The prevalence of substance abuse in America is an unfortunate reality. In fact, according to the Substance Abuse and Mental Health Administration's research, tens of millions of Americans experience problems with alcoholism or drug abuse. Naturally, these problems can place a strain on a marriage, and many people report that substance abuse was one of the main causes of their separation. Many people who are divorcing a spouse with substance abuse issues wonder about the special considerations that those issues need. As it happens, substance abuse can have both legal and practical effects on the divorce process.
Legal Effects of Substance Abuse
The two main legal effects of substance abuse on divorce are as grounds for divorce and during the child custody proceedings. Substance abuse can be grounds for divorce in Illinois, meaning it forms the actual reason for the divorce, but this is less important than it once was. Illinois has a “no-fault” divorce law now, so spouses can get divorced based on irreconcilable differences. However, having grounds for the divorce may be able to speed the process up since there is a required six-month separation period in no-fault divorces.
Importantly, having grounds for a divorce is not something that will affect how the judge divides up the property. Historically speaking, judges used to look at who was at fault for the breakup of the marriage to help determine issues of property division, but that is no longer the case. In fact, Illinois passed a law specifically forbidding that.
The other area of the divorce that substance abuse can affect is child custody. When determining custody issues, the judge attempts to develop a custody arrangement with the best interests of the child in mind. If one parent has issues of addiction or substance abuse, it may make him or her less fit to take care of the children, and in more extreme cases custody or visitation may actually endanger the child.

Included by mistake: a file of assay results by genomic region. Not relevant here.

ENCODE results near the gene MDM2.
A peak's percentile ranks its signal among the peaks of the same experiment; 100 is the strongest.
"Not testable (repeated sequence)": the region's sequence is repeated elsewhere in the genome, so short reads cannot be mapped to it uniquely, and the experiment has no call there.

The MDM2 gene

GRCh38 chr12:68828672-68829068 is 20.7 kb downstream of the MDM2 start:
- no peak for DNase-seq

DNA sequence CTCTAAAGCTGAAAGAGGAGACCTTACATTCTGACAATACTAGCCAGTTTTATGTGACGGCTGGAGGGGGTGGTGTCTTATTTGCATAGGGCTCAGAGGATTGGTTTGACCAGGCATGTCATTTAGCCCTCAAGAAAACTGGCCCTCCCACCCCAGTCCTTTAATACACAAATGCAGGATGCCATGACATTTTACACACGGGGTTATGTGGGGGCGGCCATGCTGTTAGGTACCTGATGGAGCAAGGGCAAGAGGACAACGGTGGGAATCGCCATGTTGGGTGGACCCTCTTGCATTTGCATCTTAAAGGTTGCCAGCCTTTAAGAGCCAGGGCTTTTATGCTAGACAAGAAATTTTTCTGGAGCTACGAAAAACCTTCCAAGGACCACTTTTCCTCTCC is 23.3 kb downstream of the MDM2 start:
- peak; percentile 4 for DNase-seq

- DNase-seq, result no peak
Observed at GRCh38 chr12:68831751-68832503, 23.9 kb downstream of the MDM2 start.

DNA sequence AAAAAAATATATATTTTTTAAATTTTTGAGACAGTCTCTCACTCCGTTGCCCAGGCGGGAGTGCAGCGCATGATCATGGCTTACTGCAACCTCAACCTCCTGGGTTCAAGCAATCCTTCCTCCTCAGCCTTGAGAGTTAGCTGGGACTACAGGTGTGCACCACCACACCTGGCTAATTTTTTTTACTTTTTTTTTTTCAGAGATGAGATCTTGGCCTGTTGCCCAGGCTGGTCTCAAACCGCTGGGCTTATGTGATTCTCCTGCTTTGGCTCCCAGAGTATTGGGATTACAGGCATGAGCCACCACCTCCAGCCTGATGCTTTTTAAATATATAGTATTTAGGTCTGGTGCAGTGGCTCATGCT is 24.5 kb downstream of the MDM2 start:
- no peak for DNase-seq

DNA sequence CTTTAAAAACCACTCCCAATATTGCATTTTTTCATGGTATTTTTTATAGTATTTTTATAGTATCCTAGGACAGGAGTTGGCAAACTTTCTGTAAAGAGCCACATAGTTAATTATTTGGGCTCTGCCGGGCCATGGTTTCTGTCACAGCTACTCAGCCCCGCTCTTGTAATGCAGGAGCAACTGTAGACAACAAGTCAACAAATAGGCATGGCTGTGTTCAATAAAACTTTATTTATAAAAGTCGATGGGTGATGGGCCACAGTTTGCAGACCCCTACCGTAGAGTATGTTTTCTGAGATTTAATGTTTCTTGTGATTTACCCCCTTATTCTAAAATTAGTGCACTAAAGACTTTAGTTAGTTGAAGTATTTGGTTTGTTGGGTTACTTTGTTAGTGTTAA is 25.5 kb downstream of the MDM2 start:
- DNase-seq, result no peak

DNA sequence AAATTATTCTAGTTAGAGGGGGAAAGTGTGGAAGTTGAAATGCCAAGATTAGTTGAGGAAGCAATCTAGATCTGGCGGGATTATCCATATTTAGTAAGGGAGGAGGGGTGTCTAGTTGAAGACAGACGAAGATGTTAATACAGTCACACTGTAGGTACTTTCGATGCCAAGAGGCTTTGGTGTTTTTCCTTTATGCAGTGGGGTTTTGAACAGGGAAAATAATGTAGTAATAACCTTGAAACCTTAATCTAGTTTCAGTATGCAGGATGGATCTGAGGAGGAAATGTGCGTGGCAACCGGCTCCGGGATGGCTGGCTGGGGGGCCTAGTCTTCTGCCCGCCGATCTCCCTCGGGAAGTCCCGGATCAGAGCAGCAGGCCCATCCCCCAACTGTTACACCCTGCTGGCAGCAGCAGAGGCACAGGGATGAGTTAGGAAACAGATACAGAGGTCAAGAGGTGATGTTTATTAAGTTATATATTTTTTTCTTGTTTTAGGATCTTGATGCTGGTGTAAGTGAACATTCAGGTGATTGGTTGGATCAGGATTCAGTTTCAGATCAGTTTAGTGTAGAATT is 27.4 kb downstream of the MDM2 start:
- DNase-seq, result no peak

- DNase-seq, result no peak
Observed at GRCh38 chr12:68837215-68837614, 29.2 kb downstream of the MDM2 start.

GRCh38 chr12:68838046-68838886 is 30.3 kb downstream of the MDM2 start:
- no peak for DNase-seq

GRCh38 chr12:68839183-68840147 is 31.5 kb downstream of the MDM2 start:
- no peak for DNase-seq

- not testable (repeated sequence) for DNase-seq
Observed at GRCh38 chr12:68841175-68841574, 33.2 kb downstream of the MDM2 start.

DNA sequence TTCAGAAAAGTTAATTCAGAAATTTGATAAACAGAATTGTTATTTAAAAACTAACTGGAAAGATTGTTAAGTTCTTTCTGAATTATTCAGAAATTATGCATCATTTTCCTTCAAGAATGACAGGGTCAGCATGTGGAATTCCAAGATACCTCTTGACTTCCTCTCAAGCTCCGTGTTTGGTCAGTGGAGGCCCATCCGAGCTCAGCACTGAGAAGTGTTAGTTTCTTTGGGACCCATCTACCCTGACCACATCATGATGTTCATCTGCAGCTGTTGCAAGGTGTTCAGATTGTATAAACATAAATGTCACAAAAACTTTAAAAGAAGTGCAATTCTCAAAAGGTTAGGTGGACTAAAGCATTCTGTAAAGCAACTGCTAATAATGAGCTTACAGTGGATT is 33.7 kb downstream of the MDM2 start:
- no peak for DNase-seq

Substance abuse can also impact the divorce process in practical ways. Divorce is an emotional experience, and many addicts use drugs or alcohol to cope with strong emotions. This means that the divorce process may trigger a worsening of the spouse's substance abuse, which can result in things like missed court dates, increased belligerence, and, in extreme cases, violence. Collaborative divorce with a substance abuse counselor may be an option to prevent this downward spiral, but the abusing spouse may not always be receptive to the help. In severe cases where the abuser poses a threat to the other spouse or children, orders of protection are also an option.
If you are dealing with a substance abusing spouse and would like to get a divorce, reach out to an experienced DuPage County divorce attorney
today. Our firm is here to help you understand your options for handling the situation.